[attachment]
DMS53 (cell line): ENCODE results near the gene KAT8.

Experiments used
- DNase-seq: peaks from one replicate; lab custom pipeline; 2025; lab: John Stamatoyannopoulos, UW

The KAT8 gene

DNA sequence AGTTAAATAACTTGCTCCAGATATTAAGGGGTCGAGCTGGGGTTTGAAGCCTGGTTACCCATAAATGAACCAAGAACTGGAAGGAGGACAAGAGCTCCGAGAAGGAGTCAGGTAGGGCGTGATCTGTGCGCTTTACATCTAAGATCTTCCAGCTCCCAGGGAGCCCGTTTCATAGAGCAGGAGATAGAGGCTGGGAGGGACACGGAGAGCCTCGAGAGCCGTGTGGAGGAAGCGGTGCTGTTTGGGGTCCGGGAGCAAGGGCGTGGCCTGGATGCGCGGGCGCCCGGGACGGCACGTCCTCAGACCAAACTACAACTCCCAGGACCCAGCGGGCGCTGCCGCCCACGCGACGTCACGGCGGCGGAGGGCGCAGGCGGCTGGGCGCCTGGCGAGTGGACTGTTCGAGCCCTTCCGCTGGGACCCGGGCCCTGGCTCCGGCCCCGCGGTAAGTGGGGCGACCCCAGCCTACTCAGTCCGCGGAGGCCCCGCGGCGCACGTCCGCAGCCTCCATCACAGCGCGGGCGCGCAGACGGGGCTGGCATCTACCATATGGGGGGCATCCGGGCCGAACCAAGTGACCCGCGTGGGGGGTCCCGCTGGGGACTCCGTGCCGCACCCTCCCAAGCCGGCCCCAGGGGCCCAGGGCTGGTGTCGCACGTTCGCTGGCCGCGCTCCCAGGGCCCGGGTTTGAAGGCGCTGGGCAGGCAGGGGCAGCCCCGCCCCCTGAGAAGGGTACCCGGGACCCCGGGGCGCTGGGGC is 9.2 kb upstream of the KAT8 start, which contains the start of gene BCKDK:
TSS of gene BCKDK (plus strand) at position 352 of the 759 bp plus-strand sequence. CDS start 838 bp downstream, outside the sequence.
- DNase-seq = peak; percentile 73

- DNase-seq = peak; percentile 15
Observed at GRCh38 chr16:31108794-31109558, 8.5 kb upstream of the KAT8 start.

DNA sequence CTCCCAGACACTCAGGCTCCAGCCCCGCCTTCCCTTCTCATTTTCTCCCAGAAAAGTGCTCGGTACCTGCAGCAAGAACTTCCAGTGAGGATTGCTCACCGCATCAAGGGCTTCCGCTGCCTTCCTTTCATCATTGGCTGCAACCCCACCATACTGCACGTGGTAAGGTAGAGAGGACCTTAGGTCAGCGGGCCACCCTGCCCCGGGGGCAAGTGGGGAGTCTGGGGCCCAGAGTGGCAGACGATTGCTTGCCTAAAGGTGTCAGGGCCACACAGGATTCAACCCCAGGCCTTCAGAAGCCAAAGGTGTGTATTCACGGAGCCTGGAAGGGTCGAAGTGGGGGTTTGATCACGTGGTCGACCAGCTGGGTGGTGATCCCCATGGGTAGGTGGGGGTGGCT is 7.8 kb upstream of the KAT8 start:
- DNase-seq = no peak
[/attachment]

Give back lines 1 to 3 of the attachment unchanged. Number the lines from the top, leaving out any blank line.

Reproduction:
DMS53 (cell line): ENCODE results near the gene KAT8.

Experiments used
- DNase-seq: peaks from one replicate; lab custom pipeline; 2025; lab: John Stamatoyannopoulos, UW